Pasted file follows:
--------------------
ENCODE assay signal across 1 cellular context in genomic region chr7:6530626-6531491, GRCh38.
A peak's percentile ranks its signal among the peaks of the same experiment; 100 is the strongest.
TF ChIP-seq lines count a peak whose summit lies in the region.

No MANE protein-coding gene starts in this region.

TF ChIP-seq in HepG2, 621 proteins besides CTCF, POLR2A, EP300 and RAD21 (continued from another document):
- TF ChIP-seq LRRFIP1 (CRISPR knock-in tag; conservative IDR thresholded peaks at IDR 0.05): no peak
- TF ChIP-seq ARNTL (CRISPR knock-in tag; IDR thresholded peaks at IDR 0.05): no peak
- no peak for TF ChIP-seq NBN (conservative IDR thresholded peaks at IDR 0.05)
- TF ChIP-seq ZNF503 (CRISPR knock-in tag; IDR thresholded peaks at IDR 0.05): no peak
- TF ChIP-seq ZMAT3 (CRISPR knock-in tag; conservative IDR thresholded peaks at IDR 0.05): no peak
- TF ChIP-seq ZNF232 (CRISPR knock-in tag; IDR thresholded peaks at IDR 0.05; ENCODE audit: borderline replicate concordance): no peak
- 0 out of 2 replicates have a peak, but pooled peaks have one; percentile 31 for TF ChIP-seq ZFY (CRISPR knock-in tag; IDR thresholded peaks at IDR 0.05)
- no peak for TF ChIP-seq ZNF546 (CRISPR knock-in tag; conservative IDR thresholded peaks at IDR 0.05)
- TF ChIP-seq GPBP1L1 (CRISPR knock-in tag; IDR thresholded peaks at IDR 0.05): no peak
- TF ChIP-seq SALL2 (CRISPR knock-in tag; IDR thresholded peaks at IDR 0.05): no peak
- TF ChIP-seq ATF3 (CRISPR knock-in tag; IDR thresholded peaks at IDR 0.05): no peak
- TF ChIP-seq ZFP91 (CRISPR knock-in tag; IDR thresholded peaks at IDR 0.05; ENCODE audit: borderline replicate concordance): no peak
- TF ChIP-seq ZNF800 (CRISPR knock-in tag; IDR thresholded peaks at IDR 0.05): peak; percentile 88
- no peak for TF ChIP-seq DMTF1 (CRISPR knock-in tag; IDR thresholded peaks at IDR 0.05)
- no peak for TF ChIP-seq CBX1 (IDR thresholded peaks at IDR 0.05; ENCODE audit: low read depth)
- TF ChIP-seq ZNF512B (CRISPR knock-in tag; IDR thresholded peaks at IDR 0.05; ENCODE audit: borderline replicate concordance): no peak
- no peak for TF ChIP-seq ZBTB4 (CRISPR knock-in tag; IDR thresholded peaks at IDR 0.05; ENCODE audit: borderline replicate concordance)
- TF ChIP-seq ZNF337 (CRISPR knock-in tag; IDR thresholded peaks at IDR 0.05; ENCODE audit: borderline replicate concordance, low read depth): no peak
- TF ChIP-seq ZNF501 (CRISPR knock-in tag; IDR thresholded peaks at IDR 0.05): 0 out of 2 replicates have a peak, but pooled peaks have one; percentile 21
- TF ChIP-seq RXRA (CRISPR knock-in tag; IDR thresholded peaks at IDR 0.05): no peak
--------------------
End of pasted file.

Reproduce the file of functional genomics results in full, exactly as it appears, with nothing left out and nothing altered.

ENCODE assay signal across 1 cellular context in genomic region chr7:6530626-6531491, GRCh38.
A peak's percentile ranks its signal among the peaks of the same experiment; 100 is the strongest.
TF ChIP-seq lines count a peak whose summit lies in the region.

No MANE protein-coding gene starts in this region.

TF ChIP-seq in HepG2, 621 proteins besides CTCF, POLR2A, EP300 and RAD21 (continued from another document):
- TF ChIP-seq LRRFIP1 (CRISPR knock-in tag; conservative IDR thresholded peaks at IDR 0.05): no peak
- TF ChIP-seq ARNTL (CRISPR knock-in tag; IDR thresholded peaks at IDR 0.05): no peak
- no peak for TF ChIP-seq NBN (conservative IDR thresholded peaks at IDR 0.05)
- TF ChIP-seq ZNF503 (CRISPR knock-in tag; IDR thresholded peaks at IDR 0.05): no peak
- TF ChIP-seq ZMAT3 (CRISPR knock-in tag; conservative IDR thresholded peaks at IDR 0.05): no peak
- TF ChIP-seq ZNF232 (CRISPR knock-in tag; IDR thresholded peaks at IDR 0.05; ENCODE audit: borderline replicate concordance): no peak
- 0 out of 2 replicates have a peak, but pooled peaks have one; percentile 31 for TF ChIP-seq ZFY (CRISPR knock-in tag; IDR thresholded peaks at IDR 0.05)
- no peak for TF ChIP-seq ZNF546 (CRISPR knock-in tag; conservative IDR thresholded peaks at IDR 0.05)
- TF ChIP-seq GPBP1L1 (CRISPR knock-in tag; IDR thresholded peaks at IDR 0.05): no peak
- TF ChIP-seq SALL2 (CRISPR knock-in tag; IDR thresholded peaks at IDR 0.05): no peak
- TF ChIP-seq ATF3 (CRISPR knock-in tag; IDR thresholded peaks at IDR 0.05): no peak
- TF ChIP-seq ZFP91 (CRISPR knock-in tag; IDR thresholded peaks at IDR 0.05; ENCODE audit: borderline replicate concordance): no peak
- TF ChIP-seq ZNF800 (CRISPR knock-in tag; IDR thresholded peaks at IDR 0.05): peak; percentile 88
- no peak for TF ChIP-seq DMTF1 (CRISPR knock-in tag; IDR thresholded peaks at IDR 0.05)
- no peak for TF ChIP-seq CBX1 (IDR thresholded peaks at IDR 0.05; ENCODE audit: low read depth)
- TF ChIP-seq ZNF512B (CRISPR knock-in tag; IDR thresholded peaks at IDR 0.05; ENCODE audit: borderline replicate concordance): no peak
- no peak for TF ChIP-seq ZBTB4 (CRISPR knock-in tag; IDR thresholded peaks at IDR 0.05; ENCODE audit: borderline replicate concordance)
- TF ChIP-seq ZNF337 (CRISPR knock-in tag; IDR thresholded peaks at IDR 0.05; ENCODE audit: borderline replicate concordance, low read depth): no peak
- TF ChIP-seq ZNF501 (CRISPR knock-in tag; IDR thresholded peaks at IDR 0.05): 0 out of 2 replicates have a peak, but pooled peaks have one; percentile 21
- TF ChIP-seq RXRA (CRISPR knock-in tag; IDR thresholded peaks at IDR 0.05): no peak